pose, which beside their ordinarie hilts, haue also two long sterts of Iron, foure fingers length, and are distant from the dagger the thicknes of a bow-string, into which distance, when it chaunceth the enimies sworde to be driuen, they suddenly straine and holde fast the sworde, the which may come to passe, but I holde it for a thing rather to be immagined then practised, the case so standing, that in the heate of fight, where disdaine bickereth with feare, little doth a man discerne whether the sworde be in that straight or no. And when he is to premeditate and marke, endeuouring and striuing in his liuely iudgement, he must aduise himselfe to perfourme it with the exquisite knowledge and perfect discerning of the enimies motions, his neerenesse and farrensse, and to resolue himselfe to strike by the shortest way that may be: for therehence springeth the victorie.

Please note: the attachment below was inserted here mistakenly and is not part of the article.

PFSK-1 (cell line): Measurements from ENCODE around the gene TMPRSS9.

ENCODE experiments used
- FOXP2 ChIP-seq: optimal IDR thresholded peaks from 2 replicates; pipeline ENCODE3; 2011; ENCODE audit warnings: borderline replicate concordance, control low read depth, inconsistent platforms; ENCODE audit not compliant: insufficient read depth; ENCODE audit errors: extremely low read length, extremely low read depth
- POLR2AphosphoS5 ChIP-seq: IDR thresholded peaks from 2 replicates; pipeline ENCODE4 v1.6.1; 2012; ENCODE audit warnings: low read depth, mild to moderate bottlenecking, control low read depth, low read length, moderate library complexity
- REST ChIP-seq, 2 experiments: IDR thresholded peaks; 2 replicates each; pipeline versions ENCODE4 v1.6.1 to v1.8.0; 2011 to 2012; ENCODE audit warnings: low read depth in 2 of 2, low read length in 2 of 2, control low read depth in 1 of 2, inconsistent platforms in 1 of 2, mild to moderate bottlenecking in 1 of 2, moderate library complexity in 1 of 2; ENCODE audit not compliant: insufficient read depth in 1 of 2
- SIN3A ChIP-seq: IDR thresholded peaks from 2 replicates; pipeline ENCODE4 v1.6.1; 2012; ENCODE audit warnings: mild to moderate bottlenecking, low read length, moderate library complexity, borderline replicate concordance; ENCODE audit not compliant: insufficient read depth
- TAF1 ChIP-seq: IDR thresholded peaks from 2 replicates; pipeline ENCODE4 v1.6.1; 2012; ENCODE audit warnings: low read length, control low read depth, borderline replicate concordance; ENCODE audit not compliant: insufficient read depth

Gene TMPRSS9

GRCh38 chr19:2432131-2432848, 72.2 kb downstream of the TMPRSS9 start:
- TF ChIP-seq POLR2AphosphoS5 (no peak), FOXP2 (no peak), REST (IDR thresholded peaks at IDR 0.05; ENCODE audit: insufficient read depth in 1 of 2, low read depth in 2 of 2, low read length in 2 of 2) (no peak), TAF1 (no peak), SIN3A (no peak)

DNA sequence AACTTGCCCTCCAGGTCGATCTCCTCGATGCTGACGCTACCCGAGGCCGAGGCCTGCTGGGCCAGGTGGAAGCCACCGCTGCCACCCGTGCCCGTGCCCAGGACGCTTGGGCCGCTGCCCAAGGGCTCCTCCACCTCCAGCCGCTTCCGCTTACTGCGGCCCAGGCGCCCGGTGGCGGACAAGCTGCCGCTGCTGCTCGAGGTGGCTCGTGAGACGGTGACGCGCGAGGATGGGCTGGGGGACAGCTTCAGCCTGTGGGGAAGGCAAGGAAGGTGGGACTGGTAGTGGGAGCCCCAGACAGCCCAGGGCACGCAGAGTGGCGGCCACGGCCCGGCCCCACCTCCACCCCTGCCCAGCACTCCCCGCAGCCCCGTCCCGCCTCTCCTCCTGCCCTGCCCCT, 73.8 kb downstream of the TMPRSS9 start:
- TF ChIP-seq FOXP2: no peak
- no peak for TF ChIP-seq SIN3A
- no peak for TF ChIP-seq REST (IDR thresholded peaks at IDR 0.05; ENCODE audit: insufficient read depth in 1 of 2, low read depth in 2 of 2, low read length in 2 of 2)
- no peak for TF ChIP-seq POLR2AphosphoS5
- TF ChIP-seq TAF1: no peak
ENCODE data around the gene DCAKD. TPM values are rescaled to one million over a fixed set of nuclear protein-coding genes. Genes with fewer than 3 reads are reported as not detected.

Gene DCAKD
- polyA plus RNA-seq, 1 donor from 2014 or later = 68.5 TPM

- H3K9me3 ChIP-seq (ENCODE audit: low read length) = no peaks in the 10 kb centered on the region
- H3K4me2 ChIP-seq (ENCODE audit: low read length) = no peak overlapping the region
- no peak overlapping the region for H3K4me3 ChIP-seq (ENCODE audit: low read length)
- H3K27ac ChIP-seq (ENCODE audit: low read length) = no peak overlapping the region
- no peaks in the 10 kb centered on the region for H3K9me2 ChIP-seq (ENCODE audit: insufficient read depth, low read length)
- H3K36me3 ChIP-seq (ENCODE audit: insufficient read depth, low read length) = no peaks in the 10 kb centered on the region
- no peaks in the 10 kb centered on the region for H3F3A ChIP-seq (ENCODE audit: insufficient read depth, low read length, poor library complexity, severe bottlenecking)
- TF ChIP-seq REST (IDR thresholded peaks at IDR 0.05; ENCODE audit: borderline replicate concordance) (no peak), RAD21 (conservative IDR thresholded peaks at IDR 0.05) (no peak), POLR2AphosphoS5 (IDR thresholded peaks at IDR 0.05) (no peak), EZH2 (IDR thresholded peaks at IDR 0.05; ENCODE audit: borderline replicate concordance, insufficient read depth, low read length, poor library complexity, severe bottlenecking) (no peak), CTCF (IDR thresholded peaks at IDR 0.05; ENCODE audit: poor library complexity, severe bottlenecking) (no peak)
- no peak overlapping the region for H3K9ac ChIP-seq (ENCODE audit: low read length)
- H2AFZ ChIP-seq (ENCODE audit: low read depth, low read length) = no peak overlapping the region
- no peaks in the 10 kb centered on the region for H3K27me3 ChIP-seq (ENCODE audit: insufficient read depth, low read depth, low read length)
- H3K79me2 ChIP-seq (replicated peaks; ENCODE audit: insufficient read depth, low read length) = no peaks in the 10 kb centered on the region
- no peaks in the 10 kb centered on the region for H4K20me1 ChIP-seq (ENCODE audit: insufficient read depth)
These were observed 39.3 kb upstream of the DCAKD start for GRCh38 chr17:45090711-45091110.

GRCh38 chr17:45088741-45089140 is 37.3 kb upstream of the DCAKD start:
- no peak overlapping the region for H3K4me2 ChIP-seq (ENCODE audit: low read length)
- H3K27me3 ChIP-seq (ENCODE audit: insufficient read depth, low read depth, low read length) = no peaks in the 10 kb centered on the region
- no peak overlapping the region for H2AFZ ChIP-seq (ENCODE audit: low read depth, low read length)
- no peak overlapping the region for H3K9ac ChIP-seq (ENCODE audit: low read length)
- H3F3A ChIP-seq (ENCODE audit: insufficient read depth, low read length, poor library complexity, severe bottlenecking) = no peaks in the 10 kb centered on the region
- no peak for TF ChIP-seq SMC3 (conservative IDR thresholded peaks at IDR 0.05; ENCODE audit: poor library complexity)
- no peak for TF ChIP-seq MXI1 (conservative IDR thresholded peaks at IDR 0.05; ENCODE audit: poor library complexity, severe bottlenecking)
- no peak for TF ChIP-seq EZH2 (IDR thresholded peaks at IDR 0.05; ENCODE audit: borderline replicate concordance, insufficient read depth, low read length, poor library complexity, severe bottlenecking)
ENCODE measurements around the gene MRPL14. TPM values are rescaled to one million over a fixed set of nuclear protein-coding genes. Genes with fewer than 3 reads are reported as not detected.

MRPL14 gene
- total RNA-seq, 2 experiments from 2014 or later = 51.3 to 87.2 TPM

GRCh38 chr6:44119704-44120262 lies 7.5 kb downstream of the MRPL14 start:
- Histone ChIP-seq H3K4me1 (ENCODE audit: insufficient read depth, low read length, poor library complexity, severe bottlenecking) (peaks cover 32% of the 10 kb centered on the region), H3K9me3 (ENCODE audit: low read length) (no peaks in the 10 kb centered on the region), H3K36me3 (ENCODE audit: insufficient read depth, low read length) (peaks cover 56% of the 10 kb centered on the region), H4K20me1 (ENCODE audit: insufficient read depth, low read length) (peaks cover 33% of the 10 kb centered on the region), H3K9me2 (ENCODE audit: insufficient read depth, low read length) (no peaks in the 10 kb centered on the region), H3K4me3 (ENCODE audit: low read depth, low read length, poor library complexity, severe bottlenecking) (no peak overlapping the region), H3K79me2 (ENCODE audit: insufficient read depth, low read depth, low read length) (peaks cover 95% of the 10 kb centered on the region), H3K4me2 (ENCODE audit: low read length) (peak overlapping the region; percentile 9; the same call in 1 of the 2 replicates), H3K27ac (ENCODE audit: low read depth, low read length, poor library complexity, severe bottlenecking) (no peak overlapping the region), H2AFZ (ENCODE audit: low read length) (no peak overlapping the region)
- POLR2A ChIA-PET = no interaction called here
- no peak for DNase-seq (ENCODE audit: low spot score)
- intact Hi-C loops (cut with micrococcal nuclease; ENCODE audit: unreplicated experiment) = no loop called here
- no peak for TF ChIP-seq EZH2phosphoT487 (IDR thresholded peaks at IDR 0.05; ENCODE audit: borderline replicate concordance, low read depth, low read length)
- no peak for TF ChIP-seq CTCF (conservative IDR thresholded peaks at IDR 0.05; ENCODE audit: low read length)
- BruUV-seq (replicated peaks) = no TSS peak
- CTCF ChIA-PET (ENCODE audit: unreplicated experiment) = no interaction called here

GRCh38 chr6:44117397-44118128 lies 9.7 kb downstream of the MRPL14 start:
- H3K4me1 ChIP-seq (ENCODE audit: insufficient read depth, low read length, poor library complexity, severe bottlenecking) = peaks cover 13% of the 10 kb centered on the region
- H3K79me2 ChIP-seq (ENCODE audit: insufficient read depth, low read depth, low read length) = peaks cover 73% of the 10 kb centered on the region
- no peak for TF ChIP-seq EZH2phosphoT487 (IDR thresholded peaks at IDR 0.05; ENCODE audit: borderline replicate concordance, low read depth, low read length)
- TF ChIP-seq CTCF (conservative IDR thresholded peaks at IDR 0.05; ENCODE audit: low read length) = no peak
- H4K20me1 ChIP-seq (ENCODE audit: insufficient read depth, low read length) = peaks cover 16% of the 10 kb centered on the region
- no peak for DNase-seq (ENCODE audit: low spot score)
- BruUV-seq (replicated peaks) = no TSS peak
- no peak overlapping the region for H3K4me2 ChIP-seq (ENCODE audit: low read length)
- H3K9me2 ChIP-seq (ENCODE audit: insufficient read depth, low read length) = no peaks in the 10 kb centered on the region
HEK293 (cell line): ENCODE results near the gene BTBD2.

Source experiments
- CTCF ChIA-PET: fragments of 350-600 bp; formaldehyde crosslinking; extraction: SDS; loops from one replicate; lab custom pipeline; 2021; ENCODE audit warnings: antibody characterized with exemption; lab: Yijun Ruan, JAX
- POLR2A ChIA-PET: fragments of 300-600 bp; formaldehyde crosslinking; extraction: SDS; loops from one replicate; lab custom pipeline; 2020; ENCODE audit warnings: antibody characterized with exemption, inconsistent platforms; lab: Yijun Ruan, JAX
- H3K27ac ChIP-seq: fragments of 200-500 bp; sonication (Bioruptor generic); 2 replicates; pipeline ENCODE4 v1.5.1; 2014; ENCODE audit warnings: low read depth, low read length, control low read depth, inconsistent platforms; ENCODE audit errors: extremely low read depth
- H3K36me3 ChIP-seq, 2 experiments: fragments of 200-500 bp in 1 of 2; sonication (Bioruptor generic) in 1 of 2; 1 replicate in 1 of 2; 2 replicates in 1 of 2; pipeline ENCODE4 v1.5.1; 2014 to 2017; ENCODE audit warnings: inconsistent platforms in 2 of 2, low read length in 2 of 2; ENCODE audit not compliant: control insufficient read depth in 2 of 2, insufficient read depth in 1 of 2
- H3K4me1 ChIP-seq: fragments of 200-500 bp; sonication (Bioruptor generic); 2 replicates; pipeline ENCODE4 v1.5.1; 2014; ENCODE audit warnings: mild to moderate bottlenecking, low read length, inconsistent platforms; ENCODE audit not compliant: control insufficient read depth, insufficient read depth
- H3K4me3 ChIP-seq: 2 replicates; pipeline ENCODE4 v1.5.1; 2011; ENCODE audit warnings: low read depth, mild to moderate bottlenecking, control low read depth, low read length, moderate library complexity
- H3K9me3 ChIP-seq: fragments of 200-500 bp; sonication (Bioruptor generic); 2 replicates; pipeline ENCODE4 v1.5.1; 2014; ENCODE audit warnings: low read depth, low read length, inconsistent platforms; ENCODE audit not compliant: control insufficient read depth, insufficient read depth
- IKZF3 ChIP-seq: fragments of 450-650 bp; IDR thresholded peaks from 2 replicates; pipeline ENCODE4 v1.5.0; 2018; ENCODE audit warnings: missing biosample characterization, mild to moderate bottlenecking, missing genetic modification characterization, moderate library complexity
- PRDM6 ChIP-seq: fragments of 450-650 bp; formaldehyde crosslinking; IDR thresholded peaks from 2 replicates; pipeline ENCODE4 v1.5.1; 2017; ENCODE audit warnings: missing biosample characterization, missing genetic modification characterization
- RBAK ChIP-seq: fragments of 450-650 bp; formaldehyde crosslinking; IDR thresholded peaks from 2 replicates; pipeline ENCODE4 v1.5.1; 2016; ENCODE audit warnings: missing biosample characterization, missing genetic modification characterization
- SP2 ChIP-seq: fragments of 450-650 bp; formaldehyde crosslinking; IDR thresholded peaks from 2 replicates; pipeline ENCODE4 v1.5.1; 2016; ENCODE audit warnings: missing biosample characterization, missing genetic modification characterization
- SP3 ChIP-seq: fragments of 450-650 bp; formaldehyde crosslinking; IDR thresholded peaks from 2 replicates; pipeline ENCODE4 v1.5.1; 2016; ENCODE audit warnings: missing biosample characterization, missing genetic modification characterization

Let euery man therefore holde his dagger with the edge or flatt towardes the enimie, as it shall most aduantage him, or as he hath beene most accustomed. True it is, that by holding the edge towards the enimie there is this aduantage gotten, that with the dagger he may strike with the edge, which he may not do the other waie. But let euery man hold it as he wil, yet he ought to carrie his arme stretched out before him, with the poynt in manner aforesaide, to the end he may be able to finde the enimies sworde a great deale before it hitteth his person.
Besides this, he ought to obserue for an infallible rule, that when the poynt or edge commeth on the left side, he must beat it from that side with the dagger. And in like sort defending himselfe with the